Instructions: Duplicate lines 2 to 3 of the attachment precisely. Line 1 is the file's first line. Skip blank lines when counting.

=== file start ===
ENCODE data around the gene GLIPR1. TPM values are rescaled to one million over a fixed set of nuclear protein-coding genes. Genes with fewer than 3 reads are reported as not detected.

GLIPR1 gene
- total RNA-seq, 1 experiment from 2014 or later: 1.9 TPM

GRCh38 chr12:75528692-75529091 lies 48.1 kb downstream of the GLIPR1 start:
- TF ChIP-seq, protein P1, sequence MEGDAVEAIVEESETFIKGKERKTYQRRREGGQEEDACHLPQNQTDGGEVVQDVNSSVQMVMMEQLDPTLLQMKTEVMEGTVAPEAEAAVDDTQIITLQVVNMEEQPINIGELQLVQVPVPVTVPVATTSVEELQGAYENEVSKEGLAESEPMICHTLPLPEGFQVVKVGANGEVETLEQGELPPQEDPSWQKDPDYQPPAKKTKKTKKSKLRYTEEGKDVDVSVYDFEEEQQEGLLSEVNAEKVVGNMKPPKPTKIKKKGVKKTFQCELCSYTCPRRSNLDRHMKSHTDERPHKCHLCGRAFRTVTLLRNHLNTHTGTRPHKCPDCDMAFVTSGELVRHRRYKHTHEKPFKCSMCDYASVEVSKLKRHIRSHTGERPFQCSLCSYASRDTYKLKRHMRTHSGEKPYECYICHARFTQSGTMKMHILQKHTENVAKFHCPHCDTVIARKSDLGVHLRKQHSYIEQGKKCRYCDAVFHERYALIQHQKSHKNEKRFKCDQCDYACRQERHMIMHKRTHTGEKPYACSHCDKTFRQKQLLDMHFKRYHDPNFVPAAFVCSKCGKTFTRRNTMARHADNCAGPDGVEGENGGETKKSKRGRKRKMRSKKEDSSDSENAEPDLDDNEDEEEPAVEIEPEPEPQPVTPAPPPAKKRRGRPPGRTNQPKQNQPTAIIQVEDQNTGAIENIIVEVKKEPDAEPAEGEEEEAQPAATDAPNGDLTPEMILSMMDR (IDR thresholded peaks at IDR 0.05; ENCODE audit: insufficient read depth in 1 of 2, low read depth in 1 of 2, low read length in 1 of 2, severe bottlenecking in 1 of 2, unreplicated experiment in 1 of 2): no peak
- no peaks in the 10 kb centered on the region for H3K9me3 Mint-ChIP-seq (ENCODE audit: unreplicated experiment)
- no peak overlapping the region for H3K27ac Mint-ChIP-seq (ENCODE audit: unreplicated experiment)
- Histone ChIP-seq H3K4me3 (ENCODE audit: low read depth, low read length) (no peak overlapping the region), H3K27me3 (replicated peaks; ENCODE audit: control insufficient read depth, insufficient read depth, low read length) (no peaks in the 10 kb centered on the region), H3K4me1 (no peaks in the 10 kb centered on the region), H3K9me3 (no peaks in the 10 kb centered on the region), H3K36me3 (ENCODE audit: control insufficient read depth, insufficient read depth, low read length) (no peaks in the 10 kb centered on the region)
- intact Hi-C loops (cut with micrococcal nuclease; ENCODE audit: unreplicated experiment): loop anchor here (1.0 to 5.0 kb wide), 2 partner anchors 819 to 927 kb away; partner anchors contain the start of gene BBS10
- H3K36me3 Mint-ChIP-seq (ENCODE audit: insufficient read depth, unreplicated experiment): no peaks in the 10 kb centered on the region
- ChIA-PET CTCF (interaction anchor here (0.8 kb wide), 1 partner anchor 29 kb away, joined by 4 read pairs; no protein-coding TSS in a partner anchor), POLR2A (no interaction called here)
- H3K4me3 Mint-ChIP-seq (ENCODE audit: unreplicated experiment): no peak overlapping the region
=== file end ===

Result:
GLIPR1 gene
- total RNA-seq, 1 experiment from 2014 or later: 1.9 TPM